More than 2,000 doctors join call for single-payer healthcare

More than 2,000 doctors on Thursday signed onto a single-payer healthcare plan released by an advocacy group. 

The proposal was put forward by the group Physicians for a National Health Program, which advocates for a system in which the government provides coverage for everyone.  

The issue has been brought back to the forefront of the political debate by Bernie SandersBernard (Bernie) SandersDe Blasio headed to Iowa to speak at political fundraiser Yes, spills happen — but pipelines are still the safest way to move oil Why sexual harassment discussions include lawmakers talking about Bill Clinton’s past MORE, who has advocated for such a system as part of his presidential campaign. 

The doctors backing the plan, like Sanders, say that ObamaCare has not gone far enough because millions remain uninsured.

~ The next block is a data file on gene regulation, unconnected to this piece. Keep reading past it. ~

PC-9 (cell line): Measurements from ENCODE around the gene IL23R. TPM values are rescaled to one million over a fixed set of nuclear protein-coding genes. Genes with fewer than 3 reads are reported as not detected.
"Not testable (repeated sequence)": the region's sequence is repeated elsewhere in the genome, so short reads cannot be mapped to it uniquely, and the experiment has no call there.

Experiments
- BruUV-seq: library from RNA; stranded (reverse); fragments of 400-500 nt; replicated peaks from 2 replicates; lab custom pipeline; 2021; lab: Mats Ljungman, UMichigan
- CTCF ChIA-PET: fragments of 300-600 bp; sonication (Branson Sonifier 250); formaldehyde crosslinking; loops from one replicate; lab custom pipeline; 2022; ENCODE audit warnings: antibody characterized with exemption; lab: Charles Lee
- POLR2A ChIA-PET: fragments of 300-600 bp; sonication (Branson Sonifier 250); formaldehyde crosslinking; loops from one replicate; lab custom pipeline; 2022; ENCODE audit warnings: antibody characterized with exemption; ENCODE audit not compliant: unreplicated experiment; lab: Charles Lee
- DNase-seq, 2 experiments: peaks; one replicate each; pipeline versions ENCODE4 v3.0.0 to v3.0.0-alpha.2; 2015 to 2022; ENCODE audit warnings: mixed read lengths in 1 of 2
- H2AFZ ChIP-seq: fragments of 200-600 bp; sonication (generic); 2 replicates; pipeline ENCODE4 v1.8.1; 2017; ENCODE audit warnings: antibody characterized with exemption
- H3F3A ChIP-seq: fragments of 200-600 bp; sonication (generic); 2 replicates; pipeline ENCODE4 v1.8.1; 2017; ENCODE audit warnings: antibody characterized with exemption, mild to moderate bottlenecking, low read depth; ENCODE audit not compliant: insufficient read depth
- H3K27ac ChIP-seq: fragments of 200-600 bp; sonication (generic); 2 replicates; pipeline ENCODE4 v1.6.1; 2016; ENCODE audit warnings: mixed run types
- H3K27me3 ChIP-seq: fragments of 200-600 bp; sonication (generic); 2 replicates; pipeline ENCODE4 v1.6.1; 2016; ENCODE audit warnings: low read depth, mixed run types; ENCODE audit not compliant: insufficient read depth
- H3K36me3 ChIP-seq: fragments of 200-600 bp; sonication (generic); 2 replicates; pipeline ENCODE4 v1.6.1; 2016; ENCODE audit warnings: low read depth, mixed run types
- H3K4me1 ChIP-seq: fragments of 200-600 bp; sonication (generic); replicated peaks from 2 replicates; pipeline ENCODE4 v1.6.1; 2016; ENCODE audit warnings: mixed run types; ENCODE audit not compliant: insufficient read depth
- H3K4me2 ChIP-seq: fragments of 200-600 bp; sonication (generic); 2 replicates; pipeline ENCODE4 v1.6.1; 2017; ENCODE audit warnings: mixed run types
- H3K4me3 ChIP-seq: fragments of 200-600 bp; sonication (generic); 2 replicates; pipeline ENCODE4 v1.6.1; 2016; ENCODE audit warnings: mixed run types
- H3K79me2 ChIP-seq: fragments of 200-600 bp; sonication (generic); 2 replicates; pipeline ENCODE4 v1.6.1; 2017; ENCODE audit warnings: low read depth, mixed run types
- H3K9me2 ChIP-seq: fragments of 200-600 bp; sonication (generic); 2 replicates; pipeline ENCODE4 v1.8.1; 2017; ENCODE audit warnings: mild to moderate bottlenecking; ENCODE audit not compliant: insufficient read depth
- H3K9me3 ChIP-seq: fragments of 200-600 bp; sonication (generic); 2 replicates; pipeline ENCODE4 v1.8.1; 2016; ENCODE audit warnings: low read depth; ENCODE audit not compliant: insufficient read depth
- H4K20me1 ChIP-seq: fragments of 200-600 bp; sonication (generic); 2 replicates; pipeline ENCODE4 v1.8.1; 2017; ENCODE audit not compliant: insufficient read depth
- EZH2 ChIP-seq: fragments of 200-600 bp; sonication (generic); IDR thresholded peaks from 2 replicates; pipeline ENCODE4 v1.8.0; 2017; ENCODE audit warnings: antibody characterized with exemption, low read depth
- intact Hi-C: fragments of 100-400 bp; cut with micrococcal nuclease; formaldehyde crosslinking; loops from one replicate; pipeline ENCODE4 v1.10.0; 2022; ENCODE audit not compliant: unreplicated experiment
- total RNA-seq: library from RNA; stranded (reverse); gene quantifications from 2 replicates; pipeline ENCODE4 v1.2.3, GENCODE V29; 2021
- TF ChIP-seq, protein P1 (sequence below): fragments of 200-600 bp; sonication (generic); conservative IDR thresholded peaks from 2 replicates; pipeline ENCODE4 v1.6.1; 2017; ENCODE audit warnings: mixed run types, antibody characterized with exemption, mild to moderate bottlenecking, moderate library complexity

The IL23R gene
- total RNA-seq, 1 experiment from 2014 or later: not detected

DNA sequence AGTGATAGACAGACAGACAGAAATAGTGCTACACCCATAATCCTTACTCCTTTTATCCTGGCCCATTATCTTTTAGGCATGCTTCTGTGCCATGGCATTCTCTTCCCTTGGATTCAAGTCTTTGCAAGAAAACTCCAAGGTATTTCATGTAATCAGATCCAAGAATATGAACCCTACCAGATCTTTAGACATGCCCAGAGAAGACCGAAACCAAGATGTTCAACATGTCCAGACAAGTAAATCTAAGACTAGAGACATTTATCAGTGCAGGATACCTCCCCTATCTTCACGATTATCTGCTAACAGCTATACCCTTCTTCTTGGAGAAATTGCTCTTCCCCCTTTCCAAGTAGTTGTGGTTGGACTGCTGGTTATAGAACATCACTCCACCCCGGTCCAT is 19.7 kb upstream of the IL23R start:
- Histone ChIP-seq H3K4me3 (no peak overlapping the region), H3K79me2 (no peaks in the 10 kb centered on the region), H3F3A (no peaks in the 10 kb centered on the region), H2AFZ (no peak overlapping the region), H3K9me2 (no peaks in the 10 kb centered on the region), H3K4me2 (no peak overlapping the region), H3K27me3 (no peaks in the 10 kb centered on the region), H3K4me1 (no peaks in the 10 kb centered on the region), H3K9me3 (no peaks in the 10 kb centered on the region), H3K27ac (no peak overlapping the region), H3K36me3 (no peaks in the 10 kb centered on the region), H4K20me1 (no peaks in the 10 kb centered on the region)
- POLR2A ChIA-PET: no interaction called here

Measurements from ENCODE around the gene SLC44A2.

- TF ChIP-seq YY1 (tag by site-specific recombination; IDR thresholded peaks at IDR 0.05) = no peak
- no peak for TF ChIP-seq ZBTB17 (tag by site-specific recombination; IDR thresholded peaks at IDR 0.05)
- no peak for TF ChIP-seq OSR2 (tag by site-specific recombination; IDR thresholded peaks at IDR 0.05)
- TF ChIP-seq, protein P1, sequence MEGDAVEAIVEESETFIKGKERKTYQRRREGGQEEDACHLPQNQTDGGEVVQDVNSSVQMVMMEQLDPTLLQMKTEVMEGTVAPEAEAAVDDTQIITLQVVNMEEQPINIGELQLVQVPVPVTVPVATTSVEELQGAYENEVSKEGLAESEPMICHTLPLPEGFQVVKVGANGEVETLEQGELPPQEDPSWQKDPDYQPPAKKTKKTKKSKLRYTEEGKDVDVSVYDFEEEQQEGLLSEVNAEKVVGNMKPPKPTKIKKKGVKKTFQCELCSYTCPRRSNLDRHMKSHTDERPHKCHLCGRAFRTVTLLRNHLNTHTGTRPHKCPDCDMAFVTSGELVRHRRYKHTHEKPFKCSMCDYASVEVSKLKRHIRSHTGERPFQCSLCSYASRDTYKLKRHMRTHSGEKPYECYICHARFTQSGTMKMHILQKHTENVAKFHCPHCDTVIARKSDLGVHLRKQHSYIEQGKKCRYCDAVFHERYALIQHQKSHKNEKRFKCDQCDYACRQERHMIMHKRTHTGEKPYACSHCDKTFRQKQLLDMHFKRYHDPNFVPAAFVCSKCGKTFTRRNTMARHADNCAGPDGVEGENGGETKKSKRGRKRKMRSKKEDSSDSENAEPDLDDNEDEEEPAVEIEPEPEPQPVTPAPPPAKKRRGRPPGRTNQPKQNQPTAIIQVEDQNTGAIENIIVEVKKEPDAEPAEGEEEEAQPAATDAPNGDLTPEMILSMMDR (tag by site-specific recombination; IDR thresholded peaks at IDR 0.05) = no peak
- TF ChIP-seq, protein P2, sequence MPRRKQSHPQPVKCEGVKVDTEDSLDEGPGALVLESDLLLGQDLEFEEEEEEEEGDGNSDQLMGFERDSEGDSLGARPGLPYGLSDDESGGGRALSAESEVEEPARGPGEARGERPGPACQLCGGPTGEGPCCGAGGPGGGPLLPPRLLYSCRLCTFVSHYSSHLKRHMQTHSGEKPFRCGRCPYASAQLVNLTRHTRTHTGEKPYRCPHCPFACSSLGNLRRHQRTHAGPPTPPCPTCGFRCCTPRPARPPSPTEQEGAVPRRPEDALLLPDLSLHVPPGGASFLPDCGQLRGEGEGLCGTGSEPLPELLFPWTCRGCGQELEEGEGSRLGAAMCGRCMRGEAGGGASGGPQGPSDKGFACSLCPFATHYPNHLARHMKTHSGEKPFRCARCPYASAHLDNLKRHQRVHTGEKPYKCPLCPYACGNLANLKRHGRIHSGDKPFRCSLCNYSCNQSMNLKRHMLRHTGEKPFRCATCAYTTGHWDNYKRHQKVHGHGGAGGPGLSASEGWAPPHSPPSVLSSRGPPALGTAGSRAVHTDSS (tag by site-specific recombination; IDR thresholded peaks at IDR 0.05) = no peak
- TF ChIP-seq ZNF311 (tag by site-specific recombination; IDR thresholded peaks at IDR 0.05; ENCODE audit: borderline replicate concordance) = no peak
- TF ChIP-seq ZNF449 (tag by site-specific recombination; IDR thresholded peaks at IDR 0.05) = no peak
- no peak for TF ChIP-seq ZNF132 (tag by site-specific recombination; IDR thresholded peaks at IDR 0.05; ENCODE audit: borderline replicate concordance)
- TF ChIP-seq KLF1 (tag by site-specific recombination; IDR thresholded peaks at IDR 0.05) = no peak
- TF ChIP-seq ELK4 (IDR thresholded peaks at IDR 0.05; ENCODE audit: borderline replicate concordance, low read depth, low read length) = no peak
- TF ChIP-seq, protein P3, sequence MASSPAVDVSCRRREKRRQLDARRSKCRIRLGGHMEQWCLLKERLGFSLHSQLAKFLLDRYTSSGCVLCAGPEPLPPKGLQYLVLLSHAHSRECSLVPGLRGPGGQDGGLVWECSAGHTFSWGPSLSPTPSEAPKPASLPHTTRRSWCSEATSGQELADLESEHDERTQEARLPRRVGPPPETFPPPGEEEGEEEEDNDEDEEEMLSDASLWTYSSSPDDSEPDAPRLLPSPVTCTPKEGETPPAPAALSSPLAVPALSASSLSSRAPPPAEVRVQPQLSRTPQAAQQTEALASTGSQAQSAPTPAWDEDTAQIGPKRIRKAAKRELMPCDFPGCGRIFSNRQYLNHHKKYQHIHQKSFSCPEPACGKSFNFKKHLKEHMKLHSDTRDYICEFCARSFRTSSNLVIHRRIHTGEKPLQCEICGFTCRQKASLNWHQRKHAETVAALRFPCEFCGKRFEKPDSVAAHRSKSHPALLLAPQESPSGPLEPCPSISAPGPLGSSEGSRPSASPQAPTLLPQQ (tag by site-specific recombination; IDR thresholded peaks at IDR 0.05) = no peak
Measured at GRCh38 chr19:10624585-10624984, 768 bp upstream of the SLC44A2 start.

“Despite the passage of the Affordable Care Act six years ago, 30 million Americans remain uninsured, an even greater number are underinsured, financial barriers to care like co-pays and deductibles are rising, bureaucracy is growing, provider networks are narrowing, and medical costs are continuing to climb,” said Dr. Adam Gaffney, who co-chaired the working group that created the proposal. 

The plan calls for progressive taxes to fund the program, as well as administrative savings from shifting away from an array of private insurance companies, but it does not get into the details on the numbers. 

Those details are an important part of the debate. Democratic presidential front-runner Hillary ClintonHillary Diane Rodham ClintonO’Malley tells Dems not to fear Trump FBI informant gathered years of evidence on Russian push for US nuclear fuel deals, including Uranium One, memos show Pelosi blasts California Republicans for supporting tax bill MORE and many liberal health experts have argued that the numbers don’t add up on Sanders’s plan and that steep new taxes would be needed to pay for it. 

Backers of single-payer systems argue that the taxes could be offset by people not having to pay premiums and deductibles anymore.